When integrated with CoreStack, policy violations identified in CoreStack can be created as incidents in the selected Jira Project. This is useful if you have Jira ServiceDesk as the Incident Management tool for your team and would prefer to use that as the centralized system to capture and resolve incidents.
How to On-board
Navigate to Settings > Integrated Tools
Look for JIRA ServiceDesk in the Left panel under the ITSM Category.
Click on “Add Account” option in the right side to go to JIRA on-boarding page.
The on-boarding process has 3 steps shown as 3 tabs in the page:
- Tools Configuration
Please keep the following information ready:
- Username for your Jira ServiceDesk account. It is recommended to create a separate user for this integration.
- Auth URL: This is your Jira login URL. Typically in the format as https://<org_name>.atlassian.net
- API Token: Create an API Token for CoreStack to connect to Jira (Instructions below)
a. You can create an API Token from your Atlassian Profile. Use the direct link
(https://id.atlassian.com/manage-profile/security/api-tokens) or navigate from profile page as given below.
i. Navigate to Profile page (https://id.atlassian.com/manage-profile)
ii. Select “Security” from the left menu
iii. You will see API Token in the right side as shown below
iv. Click on the “Create and manage API tokens” link.
b. Once you are at the page, click on “Create API Token”
c. Provide a meaningful label such as “CoreStack_App” and click on create
d. Your API Token will be created, and you will see token displayed. Click on the “Copy”
button to copy the token to clipboard and keep it ready.Once you have the above 3 values handy, you can start the on-boarding process.
The other fields required are similar to any cloud or tool account. They include
Account Name: Any friendly and meaningful name for the Jira account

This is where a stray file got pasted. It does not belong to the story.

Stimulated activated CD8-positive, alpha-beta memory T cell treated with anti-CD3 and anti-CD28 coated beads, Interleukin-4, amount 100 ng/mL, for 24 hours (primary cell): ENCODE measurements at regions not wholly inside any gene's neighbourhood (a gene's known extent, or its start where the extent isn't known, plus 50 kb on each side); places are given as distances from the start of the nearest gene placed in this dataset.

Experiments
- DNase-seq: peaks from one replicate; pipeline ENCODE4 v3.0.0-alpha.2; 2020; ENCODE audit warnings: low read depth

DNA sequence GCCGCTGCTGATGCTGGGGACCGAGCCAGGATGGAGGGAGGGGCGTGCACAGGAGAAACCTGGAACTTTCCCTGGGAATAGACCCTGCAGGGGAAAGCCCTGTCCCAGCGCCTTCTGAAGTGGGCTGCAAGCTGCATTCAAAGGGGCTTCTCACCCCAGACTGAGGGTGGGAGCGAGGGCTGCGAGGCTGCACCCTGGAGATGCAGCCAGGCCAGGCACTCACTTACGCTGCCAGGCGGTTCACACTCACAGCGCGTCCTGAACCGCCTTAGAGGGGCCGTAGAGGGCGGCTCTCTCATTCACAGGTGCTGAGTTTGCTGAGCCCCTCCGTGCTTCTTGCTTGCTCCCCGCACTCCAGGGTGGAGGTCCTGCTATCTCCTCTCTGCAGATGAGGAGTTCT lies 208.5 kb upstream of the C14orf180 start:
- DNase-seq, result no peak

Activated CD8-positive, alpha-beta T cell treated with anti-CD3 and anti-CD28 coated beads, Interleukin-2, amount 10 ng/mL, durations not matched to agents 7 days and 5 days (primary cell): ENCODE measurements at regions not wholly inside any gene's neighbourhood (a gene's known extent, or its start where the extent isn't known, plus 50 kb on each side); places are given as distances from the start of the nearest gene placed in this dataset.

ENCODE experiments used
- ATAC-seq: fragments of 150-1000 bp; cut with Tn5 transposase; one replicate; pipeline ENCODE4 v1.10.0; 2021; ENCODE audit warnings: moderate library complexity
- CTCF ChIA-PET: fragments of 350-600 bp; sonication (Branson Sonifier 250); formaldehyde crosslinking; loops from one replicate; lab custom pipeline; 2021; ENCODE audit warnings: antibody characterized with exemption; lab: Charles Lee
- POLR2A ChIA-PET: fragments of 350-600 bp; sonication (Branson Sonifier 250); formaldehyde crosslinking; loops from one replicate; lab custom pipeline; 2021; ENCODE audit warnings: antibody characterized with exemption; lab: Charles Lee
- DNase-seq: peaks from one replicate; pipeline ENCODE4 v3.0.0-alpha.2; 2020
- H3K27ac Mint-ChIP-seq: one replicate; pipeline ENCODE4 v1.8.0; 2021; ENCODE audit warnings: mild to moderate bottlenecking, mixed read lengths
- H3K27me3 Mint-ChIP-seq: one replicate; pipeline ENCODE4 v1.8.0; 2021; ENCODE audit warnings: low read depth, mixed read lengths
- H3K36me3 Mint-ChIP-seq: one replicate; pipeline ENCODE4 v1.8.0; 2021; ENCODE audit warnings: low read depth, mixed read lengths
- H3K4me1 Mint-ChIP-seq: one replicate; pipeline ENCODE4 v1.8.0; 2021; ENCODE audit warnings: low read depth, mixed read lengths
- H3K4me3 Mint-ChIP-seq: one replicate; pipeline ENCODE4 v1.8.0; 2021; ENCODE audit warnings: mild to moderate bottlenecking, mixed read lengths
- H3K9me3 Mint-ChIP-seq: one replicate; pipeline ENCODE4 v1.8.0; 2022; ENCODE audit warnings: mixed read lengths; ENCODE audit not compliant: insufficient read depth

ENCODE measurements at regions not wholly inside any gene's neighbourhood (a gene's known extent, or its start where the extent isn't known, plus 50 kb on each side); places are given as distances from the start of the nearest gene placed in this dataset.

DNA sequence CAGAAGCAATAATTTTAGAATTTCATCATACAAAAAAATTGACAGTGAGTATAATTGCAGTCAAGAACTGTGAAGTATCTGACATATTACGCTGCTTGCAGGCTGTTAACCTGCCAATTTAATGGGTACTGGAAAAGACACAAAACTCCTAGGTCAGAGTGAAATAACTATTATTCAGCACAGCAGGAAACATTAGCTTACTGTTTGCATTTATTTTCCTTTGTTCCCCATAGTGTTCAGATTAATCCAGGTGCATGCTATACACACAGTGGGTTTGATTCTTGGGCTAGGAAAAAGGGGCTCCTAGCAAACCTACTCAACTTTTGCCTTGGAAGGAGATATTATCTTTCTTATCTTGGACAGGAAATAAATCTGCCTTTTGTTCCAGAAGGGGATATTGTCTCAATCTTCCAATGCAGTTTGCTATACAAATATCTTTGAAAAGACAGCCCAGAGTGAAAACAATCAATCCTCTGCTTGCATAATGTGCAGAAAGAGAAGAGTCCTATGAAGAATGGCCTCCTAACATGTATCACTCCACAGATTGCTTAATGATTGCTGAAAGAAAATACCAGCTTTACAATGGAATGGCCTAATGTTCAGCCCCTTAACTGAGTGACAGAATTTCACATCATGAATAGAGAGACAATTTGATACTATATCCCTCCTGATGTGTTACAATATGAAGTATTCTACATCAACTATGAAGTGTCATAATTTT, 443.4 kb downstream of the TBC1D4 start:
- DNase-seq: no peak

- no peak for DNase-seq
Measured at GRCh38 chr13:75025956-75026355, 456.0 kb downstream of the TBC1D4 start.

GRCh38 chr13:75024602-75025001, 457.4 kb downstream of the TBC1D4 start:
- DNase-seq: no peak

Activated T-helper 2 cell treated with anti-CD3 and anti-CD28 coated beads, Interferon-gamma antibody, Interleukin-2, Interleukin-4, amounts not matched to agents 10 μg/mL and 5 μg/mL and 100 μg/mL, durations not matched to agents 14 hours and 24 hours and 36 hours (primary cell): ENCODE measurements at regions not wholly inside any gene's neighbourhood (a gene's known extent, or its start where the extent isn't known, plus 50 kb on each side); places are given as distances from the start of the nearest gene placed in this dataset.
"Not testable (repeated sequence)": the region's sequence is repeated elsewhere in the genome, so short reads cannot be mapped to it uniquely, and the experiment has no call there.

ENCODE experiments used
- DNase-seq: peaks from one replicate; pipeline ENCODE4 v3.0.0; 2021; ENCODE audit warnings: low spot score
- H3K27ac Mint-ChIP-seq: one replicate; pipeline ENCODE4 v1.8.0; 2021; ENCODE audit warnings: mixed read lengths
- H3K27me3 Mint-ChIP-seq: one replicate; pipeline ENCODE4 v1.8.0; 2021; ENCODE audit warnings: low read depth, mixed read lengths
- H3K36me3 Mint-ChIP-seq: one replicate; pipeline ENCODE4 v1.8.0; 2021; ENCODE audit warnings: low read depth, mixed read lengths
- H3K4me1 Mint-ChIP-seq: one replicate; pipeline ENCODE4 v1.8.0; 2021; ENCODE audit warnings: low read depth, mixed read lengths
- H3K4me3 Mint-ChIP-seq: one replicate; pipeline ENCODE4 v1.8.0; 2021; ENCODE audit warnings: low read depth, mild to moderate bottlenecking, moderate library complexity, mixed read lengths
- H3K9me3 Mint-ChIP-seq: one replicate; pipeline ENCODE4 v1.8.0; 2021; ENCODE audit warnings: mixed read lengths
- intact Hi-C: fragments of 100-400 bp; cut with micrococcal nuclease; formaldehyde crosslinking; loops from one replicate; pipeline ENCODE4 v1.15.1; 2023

Description: Optional description about the Jira account
Environment: Choose Dev / Test / Prod as applicable
Scope: Choose Tenant if all users in the CoreStack Tenant can access this account. Choose Private if you would like this account accessible only by you.
JIRA Tools Configuration
These settings are required to help CoreStack decide on the right information to use while creating the incident tickets.
- Project name: Choose from the list of projects in the dropdown. This list is fetched from your Jira account. This is the project all incidents created from CoreStack will be mapped to.
- Description: CoreStack can add some relevant information about the incident while creating the ticket. You can choose from the available fields such as Resource Name, Resource Id or Resource Type.
- Summary: This is a standard text to be used in the ticket summary, so that it is identifiable as tickets created from CoreStack.
- Assignee: Can choose the user to which the violation incident will get assigned.
This is the last step in the onboarding process. The list of Roles in CoreStack for this Tenant will be displayed. You need to select the Roles that can have access to this Integrated Jira account. However the level of access will depend on the role.
After selecting the roles, you can click on the “Finish” button to complete the process.
You can come back and view/edit the settings of the Jira account from the same page: Settings > Integrated Tools > Jira.